Sleeping Beauty Problem
Lubos wrote polemically about Sleeping Beauty Problem. The procedure is as follows.
Sleeping Beauty is put to sleep and coin is tossed. If the coin comes up heads, Beauty will be awakened and interviewed only on Monday. If the coin comes up tails, she will be awakened and interviewed on both Monday and Tuesday. On Monday she will be put into sleep by amnesia inducing drug. In either case, she will be awakened on Wednesday without interview and the experiment ends. Any time Sleeping Beauty is awakened and interviewed, she is asked, "What is your belief now for the proposition that the coin landed heads?" No other communications are allowed so that the Beauty does not know whether it is Monday or Tuesday.
The question is about the belief of the Sleeping Beauty on basis of the information she has, not about the actual probability that the coined landed heads. If one wants to debate one imagine oneself to the position of Sleeping Beauty. There are two basic debating camps, halfers and thirders.
- Halfers argue that the outcome of coin tossing cannot in any manner depend on future events and one has have P(Heads)= P(Tails)=1/2 just from the fact that that the coin is fair. To me this view is obvious. Lubos has also this view. I however vaguely remember that years ago, when first encountering this problem, I was ready to take the thirder view seriously.
- Thirders argue in the following manner using conditional probabilities. The conditional probability P(Tails|Monday) =P(Head|Monday) (P(X/Y) denotes probability for X assuming Y) and from the basic formula for the conditional probabilities stating P(X|Y)= P(X and Y)P(Y) and from P(Monday)= P(Tuesday)=1/2 (this actually follows from P(Heads)= P(Tail)=1/2 in the experiment considered!) , one obtains P(Tails and Tuesday)= P(Tails and Monday).
Furthermore, one also has P(Tails and Monday)= P(Heads and Monday) (again from P(Heads)= P(Tails)=1/2!) giving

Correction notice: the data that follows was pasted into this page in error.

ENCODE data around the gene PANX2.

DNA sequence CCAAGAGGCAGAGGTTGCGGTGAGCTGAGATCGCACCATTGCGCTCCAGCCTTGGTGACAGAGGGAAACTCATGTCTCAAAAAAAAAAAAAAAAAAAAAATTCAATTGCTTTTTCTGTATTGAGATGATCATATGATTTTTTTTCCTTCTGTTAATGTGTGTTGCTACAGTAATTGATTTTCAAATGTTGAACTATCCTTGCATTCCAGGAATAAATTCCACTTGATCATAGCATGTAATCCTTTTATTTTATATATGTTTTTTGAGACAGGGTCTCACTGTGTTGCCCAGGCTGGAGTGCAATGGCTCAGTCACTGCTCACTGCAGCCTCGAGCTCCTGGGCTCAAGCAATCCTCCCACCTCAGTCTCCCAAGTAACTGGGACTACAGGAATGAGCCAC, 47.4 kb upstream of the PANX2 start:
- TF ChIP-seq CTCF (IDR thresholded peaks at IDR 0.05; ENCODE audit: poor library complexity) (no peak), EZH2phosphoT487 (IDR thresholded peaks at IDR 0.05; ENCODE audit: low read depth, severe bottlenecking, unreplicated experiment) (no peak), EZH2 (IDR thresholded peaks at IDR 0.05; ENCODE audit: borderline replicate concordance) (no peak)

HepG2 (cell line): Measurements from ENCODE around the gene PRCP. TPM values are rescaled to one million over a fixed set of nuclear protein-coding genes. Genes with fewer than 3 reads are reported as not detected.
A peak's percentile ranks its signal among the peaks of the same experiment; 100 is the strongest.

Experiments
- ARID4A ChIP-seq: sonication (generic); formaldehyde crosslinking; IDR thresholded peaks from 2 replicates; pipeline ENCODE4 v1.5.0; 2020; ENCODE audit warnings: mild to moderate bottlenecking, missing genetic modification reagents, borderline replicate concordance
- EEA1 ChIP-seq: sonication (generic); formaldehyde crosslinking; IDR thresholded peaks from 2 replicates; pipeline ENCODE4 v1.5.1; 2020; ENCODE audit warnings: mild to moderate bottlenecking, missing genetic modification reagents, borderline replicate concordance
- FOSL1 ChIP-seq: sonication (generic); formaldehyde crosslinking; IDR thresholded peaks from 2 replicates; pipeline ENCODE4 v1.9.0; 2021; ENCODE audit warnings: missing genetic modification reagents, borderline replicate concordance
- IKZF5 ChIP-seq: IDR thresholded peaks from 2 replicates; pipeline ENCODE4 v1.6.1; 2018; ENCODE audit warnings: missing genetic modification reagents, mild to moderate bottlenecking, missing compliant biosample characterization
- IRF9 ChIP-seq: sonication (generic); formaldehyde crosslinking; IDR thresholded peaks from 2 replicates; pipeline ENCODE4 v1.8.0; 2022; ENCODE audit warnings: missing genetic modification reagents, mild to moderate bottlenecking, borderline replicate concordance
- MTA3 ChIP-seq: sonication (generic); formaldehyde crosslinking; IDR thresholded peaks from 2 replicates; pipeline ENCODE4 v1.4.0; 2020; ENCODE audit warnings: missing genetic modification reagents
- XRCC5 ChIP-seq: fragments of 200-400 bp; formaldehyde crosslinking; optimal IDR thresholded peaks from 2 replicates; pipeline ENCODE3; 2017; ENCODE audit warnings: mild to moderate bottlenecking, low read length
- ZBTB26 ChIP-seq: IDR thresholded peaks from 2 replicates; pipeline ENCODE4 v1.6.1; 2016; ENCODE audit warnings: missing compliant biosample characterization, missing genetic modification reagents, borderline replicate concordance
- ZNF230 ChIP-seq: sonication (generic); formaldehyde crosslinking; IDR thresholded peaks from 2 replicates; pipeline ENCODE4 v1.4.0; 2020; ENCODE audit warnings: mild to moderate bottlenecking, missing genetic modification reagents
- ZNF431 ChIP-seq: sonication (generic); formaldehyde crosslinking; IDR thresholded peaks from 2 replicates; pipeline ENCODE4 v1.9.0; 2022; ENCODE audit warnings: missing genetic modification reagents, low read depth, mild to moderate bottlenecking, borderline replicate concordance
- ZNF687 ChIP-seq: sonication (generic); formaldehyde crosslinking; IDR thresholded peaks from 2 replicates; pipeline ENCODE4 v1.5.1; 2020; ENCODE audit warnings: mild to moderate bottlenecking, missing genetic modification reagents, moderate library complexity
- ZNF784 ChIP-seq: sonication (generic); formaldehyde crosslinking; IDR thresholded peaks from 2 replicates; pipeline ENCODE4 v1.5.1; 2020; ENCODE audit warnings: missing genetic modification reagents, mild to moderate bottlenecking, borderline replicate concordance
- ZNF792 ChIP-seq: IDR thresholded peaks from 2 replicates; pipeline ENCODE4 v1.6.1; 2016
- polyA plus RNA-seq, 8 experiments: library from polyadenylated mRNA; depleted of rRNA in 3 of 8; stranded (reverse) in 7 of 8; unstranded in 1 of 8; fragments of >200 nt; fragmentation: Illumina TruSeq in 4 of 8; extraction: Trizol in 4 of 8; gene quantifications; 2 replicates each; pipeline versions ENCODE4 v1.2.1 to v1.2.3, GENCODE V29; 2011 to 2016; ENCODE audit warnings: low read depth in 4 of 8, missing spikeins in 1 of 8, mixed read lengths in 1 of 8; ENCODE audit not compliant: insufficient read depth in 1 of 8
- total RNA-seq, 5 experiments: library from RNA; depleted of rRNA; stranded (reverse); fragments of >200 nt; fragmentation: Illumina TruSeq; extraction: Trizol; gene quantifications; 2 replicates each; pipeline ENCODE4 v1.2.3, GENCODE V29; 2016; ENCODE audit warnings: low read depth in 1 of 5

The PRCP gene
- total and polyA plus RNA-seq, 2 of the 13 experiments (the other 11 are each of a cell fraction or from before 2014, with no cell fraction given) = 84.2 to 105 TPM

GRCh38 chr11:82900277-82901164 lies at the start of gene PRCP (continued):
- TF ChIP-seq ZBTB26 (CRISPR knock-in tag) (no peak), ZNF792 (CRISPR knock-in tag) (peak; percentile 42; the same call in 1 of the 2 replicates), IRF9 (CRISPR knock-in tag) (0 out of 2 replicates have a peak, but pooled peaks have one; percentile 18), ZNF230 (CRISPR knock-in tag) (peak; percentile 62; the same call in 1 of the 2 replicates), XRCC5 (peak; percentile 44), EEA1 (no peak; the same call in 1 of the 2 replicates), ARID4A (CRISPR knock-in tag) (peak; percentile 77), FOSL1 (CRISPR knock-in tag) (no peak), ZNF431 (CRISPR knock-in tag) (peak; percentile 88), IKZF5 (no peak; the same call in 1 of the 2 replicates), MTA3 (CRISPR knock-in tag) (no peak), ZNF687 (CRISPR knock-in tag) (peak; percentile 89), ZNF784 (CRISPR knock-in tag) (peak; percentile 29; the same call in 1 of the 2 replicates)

P(Tails and Tuesday)= P(Tails and Monday)=P(Heads and Monday). Since these events are independent for one trial and one of them must occur, each probability must equal to 1/3. Since "Heads" implies that the day is Monday, one has P(Heads and Monday)= P(Heads)=1/3 in conflict with P(Heads)=1/2 used in the argument. To me this looks like a paradox telling that some implicit assumption about probabilities in relation to time is wrong.
When one speaks about independent events and their probabilities in physics they are must be causally independent and occur at the same moment of time. This is crucial in the application of probability theory in quantum theory and also classical theory. If time would not matter, one should be able to replace time-line with space-like line - say x-axis. The counterparts of Monday, Tuesday, and Wednesday can be located to x-axis with a mutual distance of say one meter. One cannot however realize the experimental situation since the notion of space-like amnesia does not make sense! Or crystallizing it: independent events must have space-like separation. The arrow of time is also essential. For the conditional probabilitys P(X|Y) used above X occurs before Y and this breaks the standard arrow of time.
This clearly demonstrates that philosophy and mathematics cannot be separated from physics and that the notion of time should be fundamental issued both in philosophy, mathematics and physics!